Maurice Questing was left to die in a pool of boiling mud. Chief Inspector Roderick Alleyn knew that any number of people could have killed him: the English exiles he'd hated, the New Zealanders he'd despised or the Maoris he'd insulted. Even the spies he'd thwarted - if he wasn't a spy himself.
©1943 Original Text of 1943 by Ngaio Marsh (P)2015 Hachette Audio
"The brilliant Ngaio Marsh ranks with Agatha Christie and Dorothy Sayers." (Times Literary Supplement)
"Nobody begins to touch Ngaio Marsh's skill at creating corpses and suspects...her dialogue is a continuous delight." (New York Herald Tribune)
"The queen of the straight crime novel - long may she reign!" (Sunday Times)
I have mixed feelings about writing a review on this novel. It is not necessarily typical Alleyne fayre. He doesn't really feature in it and because of your expectation of him doing so, you wonder why you are getting so much backstory! Also you are involved in the daily running and events of the characters and left wondering when anything is going to happen and when it does, when is it going to be resolved or how!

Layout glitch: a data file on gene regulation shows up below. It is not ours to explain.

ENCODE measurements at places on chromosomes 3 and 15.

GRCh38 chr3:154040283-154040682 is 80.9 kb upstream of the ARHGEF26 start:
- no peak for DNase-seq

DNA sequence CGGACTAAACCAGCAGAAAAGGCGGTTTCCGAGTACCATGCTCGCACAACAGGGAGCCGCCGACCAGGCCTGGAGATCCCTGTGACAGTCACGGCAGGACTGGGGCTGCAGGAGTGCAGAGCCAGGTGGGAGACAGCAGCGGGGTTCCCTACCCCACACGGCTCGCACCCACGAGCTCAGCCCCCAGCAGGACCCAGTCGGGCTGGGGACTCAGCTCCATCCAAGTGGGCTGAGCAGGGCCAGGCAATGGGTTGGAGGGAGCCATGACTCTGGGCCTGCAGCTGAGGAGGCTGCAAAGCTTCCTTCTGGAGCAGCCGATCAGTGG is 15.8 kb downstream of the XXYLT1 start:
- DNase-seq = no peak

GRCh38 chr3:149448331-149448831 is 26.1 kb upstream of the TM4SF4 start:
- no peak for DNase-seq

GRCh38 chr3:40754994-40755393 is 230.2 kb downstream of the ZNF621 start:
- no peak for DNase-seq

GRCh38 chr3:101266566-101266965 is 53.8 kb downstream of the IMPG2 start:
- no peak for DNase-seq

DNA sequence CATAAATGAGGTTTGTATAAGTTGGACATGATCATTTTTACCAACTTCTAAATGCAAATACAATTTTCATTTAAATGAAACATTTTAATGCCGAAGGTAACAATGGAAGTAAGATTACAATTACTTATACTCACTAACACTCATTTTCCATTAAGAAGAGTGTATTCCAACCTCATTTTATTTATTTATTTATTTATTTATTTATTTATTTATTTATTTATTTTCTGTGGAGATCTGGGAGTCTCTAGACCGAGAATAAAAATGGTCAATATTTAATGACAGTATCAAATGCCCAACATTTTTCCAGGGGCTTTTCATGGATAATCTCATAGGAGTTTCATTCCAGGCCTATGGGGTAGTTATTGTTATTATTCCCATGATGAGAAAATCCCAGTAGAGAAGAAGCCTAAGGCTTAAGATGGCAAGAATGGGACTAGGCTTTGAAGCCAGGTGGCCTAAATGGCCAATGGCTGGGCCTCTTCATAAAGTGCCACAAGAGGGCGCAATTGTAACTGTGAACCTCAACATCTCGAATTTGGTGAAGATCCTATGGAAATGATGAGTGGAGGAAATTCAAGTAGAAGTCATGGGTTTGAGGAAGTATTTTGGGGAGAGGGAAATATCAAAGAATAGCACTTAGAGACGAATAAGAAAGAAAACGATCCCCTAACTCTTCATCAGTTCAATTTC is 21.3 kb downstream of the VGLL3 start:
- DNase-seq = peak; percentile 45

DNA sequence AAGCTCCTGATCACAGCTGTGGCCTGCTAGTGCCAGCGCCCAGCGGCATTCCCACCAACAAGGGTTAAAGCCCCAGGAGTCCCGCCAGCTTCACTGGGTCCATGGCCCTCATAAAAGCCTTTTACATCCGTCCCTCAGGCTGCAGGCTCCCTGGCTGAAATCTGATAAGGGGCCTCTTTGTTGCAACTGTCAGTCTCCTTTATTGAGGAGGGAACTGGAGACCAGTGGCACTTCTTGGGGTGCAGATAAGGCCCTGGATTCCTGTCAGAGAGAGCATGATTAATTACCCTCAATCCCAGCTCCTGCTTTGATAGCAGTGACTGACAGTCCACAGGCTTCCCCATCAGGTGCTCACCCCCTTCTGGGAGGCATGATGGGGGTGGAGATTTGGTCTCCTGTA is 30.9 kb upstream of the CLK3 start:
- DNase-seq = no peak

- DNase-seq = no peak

The narration was fine, although I did not enjoy the over frequent shouting and raising of voices, however it was on occasion difficult to discern who was speaking!
Not my most enjoyed Ngaio Marsh book, but it was interesting for all that. I shall probably have to re-listen to it, now that I do not expect Inspector Alleyne to show up after chapter 3!
I t came across as a very 'worthy' piece.
"Love, love, love this story"
I thoroughly enjoyed this story with many twists. The author seemed to me to be exceptionally creatively inspired.
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